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Crabs (and a lobster)

 

Some of the most exciting animals we find in rockpools can be crabs, if only because we don't have any other animals quite like them.

 

Crabs can be found in all sizes but, a word to the wise, they can sometimes be very aggressive and crabs like the velvet swimming crab can do a lot of damage to a finger or toe which comes too close for their liking.

Shore Crab

Carcinus maenas 

 

Shore crabs are the most common crabs we tend to find alive in rockpools. They are generally green or greenish hence they are also known as the European Green Crab. They tend to eat sea snails, prawns, shrimps and worms.

While shore crabs are usually dark green or brown/black, they can also be a range of other colours, especially when they are young. The blue one above is a rare one though!

 

Shore crabs like to bury themselves in the sand to hide from predators (and rockpoolers!). Have a look at the clip on the left.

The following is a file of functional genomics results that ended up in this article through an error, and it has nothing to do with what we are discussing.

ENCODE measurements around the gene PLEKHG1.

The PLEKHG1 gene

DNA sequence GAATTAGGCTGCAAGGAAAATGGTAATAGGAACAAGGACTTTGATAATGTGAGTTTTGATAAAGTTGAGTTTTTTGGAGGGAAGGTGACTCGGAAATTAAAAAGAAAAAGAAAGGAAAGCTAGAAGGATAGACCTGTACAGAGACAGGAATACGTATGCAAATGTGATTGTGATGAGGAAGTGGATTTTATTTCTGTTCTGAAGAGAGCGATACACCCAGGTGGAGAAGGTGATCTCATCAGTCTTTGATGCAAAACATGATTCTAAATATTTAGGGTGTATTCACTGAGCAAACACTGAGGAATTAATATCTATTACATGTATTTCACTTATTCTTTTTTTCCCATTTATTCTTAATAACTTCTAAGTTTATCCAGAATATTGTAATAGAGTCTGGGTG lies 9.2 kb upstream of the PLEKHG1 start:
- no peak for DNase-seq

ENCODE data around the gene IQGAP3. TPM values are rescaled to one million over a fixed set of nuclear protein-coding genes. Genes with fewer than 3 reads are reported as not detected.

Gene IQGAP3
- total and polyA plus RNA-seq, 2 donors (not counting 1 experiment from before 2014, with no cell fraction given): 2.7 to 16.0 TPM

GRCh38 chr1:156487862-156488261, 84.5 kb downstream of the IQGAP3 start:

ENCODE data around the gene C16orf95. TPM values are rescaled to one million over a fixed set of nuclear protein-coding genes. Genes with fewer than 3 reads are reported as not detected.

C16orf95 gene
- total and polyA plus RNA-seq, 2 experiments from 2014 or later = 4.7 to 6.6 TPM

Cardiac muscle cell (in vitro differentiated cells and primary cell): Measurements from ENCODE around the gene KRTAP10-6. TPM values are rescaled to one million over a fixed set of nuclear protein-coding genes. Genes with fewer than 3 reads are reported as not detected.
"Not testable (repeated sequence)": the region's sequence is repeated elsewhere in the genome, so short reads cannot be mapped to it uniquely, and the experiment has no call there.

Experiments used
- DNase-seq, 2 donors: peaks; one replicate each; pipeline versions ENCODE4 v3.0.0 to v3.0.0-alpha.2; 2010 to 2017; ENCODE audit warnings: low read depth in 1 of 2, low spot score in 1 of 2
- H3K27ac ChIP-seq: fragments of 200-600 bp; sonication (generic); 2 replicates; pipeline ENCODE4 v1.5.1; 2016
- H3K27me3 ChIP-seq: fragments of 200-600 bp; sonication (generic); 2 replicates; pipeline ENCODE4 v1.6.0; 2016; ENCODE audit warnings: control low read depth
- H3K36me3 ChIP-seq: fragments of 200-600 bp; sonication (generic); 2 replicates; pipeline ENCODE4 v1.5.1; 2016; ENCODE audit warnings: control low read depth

Press play to watch the clip.

 

How to sex a crab

Sexing a crab is all about looking at the shape of the flap on the abdomen. On the male, it is long and comes to a sharp point.

On the female, it is rounded This is so that the thousands of eggs she will carry can be held underneath it. See the picture below.

 

 

 

 

 

A berried female shore crab. Berried is the term used for a female carrying eggs. Crabs can carry something in the region of 200,000 eggs.

 

 

 

 

 

 

 

 

The rounded abdomen of a female spider crab

Spider crab

Maja squinado

 

This is generally the largest of the crabs we find in UK rockpools, with its long thin legs giving it its spider name. It is generally orange, but its spiky carapace collects sea weeds which means that it can hide very successfully. A shell devoid of weeds, like the two below on the left, suggests the crab recently moulted. Their shell can grow to be 20 centimetres wide which, when you add the legs, makes these crabs as big as dustbin lids.

 

Spider crabs feed on seaweed, sea urchins and sea shells. When they have moulted and have soft shells, they tend to gather in large numbers for protection (left - huge numbers gathered onshore at low tide) and this is also the time that they breed.

Common Hermit Crab or Soldier Crab
Pagurus bernhardus